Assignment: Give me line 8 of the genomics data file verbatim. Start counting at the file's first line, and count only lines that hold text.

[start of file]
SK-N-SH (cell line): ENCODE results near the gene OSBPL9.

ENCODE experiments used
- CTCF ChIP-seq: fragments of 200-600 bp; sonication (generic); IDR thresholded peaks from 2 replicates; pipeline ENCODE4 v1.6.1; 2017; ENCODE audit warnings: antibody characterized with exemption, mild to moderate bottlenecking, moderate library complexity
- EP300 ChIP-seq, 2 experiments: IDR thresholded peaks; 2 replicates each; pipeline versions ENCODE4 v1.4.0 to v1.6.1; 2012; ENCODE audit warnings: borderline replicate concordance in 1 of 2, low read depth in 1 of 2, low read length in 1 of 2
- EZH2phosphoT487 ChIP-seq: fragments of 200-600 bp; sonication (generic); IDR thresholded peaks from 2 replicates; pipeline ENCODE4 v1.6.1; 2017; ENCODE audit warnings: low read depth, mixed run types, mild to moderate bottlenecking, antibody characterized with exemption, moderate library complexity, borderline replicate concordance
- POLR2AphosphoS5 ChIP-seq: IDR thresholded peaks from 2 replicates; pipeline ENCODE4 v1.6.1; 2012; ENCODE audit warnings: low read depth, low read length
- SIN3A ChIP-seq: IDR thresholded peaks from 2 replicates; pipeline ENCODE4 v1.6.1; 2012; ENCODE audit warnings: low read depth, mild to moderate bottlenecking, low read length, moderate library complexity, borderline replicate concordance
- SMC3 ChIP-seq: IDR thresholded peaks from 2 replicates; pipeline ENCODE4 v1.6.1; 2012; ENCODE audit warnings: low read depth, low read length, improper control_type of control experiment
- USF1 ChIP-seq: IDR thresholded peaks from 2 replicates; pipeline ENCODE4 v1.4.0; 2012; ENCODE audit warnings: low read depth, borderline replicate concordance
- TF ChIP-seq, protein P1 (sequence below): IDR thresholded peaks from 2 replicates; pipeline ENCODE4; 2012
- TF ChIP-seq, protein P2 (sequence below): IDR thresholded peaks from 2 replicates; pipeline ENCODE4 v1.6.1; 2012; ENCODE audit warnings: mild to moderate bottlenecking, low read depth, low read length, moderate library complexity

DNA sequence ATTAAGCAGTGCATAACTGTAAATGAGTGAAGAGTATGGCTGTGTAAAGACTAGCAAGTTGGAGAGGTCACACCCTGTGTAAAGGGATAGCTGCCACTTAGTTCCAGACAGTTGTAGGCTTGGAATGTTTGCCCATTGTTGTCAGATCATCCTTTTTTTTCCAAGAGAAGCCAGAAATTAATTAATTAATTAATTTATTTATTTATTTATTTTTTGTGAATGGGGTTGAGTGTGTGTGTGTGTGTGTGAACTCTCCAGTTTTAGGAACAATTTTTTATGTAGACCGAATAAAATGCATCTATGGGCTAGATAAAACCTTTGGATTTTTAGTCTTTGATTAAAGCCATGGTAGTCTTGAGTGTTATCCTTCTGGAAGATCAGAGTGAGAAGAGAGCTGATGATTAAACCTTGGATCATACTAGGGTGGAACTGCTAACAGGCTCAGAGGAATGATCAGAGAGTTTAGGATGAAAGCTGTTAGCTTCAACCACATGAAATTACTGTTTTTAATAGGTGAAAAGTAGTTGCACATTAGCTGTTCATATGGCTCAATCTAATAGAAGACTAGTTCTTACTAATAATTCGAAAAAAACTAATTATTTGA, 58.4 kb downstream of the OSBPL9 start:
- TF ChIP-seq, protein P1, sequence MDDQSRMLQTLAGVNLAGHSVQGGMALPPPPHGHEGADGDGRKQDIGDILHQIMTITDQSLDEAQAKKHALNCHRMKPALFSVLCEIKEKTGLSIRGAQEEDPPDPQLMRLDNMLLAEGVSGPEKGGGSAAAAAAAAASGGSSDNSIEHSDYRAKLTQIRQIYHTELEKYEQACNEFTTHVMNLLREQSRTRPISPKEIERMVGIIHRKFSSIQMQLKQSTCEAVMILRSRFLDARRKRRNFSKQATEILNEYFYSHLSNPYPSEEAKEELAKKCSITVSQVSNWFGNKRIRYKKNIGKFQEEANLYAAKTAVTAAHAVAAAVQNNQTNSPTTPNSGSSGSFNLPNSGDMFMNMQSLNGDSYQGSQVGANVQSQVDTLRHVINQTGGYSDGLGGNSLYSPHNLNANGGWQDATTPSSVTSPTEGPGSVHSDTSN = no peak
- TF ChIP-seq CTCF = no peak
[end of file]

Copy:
- SMC3 ChIP-seq: IDR thresholded peaks from 2 replicates; pipeline ENCODE4 v1.6.1; 2012; ENCODE audit warnings: low read depth, low read length, improper control_type of control experiment